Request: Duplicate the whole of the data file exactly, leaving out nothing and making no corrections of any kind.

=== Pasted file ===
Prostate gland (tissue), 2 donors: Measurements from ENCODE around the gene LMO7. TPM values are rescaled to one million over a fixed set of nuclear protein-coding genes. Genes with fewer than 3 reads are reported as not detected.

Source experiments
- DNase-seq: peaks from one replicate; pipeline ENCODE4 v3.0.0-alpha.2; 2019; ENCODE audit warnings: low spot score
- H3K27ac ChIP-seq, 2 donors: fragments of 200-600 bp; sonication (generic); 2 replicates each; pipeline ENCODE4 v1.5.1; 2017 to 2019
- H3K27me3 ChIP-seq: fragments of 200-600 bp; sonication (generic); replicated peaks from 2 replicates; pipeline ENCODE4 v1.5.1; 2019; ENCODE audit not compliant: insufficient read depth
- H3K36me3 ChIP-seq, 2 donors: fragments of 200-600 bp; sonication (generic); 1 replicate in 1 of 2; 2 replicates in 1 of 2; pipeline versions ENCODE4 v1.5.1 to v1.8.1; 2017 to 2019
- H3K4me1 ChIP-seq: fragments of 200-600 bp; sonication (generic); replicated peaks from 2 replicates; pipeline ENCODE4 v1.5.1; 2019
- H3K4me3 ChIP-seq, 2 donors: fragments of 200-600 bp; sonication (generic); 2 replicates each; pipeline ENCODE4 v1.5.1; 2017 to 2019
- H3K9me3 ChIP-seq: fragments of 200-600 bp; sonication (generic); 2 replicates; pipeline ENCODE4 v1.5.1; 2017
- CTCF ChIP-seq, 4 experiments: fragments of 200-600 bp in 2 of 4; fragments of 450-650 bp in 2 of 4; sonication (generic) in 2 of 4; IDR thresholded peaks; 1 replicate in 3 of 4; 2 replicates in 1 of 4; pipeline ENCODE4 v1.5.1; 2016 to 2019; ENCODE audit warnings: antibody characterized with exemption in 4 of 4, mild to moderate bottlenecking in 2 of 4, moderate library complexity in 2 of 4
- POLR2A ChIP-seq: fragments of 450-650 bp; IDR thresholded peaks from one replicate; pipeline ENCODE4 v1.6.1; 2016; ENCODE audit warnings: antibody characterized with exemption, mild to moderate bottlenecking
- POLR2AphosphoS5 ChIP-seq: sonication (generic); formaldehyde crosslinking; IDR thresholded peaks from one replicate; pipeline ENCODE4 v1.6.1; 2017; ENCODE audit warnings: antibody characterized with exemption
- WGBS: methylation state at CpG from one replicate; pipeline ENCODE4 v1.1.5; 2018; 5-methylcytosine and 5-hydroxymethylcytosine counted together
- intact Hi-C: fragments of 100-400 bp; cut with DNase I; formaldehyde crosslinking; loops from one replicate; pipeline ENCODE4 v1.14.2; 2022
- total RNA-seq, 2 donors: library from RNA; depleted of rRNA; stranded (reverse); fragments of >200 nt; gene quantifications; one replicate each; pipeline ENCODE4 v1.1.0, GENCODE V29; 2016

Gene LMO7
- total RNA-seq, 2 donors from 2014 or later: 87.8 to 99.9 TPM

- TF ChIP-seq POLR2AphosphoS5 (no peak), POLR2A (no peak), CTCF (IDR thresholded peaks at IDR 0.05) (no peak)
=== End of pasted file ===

Prostate gland (tissue), 2 donors: Measurements from ENCODE around the gene LMO7. TPM values are rescaled to one million over a fixed set of nuclear protein-coding genes. Genes with fewer than 3 reads are reported as not detected.

Source experiments
- DNase-seq: peaks from one replicate; pipeline ENCODE4 v3.0.0-alpha.2; 2019; ENCODE audit warnings: low spot score
- H3K27ac ChIP-seq, 2 donors: fragments of 200-600 bp; sonication (generic); 2 replicates each; pipeline ENCODE4 v1.5.1; 2017 to 2019
- H3K27me3 ChIP-seq: fragments of 200-600 bp; sonication (generic); replicated peaks from 2 replicates; pipeline ENCODE4 v1.5.1; 2019; ENCODE audit not compliant: insufficient read depth
- H3K36me3 ChIP-seq, 2 donors: fragments of 200-600 bp; sonication (generic); 1 replicate in 1 of 2; 2 replicates in 1 of 2; pipeline versions ENCODE4 v1.5.1 to v1.8.1; 2017 to 2019
- H3K4me1 ChIP-seq: fragments of 200-600 bp; sonication (generic); replicated peaks from 2 replicates; pipeline ENCODE4 v1.5.1; 2019
- H3K4me3 ChIP-seq, 2 donors: fragments of 200-600 bp; sonication (generic); 2 replicates each; pipeline ENCODE4 v1.5.1; 2017 to 2019
- H3K9me3 ChIP-seq: fragments of 200-600 bp; sonication (generic); 2 replicates; pipeline ENCODE4 v1.5.1; 2017
- CTCF ChIP-seq, 4 experiments: fragments of 200-600 bp in 2 of 4; fragments of 450-650 bp in 2 of 4; sonication (generic) in 2 of 4; IDR thresholded peaks; 1 replicate in 3 of 4; 2 replicates in 1 of 4; pipeline ENCODE4 v1.5.1; 2016 to 2019; ENCODE audit warnings: antibody characterized with exemption in 4 of 4, mild to moderate bottlenecking in 2 of 4, moderate library complexity in 2 of 4
- POLR2A ChIP-seq: fragments of 450-650 bp; IDR thresholded peaks from one replicate; pipeline ENCODE4 v1.6.1; 2016; ENCODE audit warnings: antibody characterized with exemption, mild to moderate bottlenecking
- POLR2AphosphoS5 ChIP-seq: sonication (generic); formaldehyde crosslinking; IDR thresholded peaks from one replicate; pipeline ENCODE4 v1.6.1; 2017; ENCODE audit warnings: antibody characterized with exemption
- WGBS: methylation state at CpG from one replicate; pipeline ENCODE4 v1.1.5; 2018; 5-methylcytosine and 5-hydroxymethylcytosine counted together
- intact Hi-C: fragments of 100-400 bp; cut with DNase I; formaldehyde crosslinking; loops from one replicate; pipeline ENCODE4 v1.14.2; 2022
- total RNA-seq, 2 donors: library from RNA; depleted of rRNA; stranded (reverse); fragments of >200 nt; gene quantifications; one replicate each; pipeline ENCODE4 v1.1.0, GENCODE V29; 2016

Gene LMO7
- total RNA-seq, 2 donors from 2014 or later: 87.8 to 99.9 TPM

- TF ChIP-seq POLR2AphosphoS5 (no peak), POLR2A (no peak), CTCF (IDR thresholded peaks at IDR 0.05) (no peak)